This book marries two fields that rarely converse with one another: deliberative democracy and development studies. The study of deliberation has emerged as a critical area of study over the past two decades. Concurrently, the field of development has seen a spurt of interest in community-led development and participation premised on the ability of groups to arrive at decisions and manage resources via a process of discussion and debate. Despite the growing interest in both fields, they have rarely engaged with one another. This book, which brings together new essays by some of the leading scholars in the field, deepens our understanding of participatory decision making in developing countries while initiating a new field of study for scholars of deliberation. In the process, it sheds light on how to best design and implement policies to strengthen the role of participation in development. Contributors: Arjun Appadurai, Gianpaolo Biaocchi, Peter Evans, Archon Fung, Varun Gauri, Gerry Mackie, Jane Mansbridge, Paromita Sanyal, JP Singh, Ann Swidler, and Susan Watkins.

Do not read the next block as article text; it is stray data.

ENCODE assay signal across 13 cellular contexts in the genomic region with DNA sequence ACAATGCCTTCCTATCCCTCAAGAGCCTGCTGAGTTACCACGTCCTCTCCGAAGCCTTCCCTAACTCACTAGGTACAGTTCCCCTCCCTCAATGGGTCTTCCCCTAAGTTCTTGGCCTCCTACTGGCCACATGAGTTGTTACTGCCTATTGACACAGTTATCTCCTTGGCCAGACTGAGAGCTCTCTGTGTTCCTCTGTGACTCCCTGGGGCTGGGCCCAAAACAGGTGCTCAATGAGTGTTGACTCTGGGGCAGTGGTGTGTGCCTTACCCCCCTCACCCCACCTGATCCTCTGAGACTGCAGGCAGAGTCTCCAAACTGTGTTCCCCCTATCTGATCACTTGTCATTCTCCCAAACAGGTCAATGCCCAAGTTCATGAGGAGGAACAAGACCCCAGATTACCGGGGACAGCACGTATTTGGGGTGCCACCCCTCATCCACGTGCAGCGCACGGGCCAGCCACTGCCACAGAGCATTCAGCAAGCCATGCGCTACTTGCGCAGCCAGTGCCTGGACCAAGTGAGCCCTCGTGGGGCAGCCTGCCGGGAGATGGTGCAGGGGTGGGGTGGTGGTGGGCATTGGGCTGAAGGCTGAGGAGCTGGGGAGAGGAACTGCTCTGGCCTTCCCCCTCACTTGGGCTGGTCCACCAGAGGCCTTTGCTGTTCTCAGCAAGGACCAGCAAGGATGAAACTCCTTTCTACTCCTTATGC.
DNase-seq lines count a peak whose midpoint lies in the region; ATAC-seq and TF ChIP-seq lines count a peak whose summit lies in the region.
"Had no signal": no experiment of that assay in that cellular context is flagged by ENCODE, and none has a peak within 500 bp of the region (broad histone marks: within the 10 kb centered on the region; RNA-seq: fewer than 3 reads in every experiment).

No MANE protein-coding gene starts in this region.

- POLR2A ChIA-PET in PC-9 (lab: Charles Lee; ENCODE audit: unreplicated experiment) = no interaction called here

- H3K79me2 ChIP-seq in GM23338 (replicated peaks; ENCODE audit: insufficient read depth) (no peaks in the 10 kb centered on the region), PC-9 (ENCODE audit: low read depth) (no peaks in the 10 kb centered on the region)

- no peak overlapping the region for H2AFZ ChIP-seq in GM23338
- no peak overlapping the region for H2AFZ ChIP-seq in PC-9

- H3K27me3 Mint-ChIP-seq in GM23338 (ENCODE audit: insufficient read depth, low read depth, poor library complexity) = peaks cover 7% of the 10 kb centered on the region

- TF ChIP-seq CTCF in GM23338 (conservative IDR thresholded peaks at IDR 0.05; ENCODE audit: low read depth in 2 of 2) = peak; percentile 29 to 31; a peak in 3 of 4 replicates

Patrick Heller and Vijayendra Rao (editors), Deliberation and Development: Rethinking the Role of Voice and Collective Action in Unequal Societies, Washington DC, World Bank, 2015
“There are fundamental reasons to see the World Bank’s report Localizing Development, by Ghazala Mansuri and Vijayendra Rao, as one of the most important books on development in recent years,” ROGER MYERSON, Nobel Prize Winner in Economics -2007, Professor of Economics at the University of Chicago. See Professor Myerson’s full commentary on the book.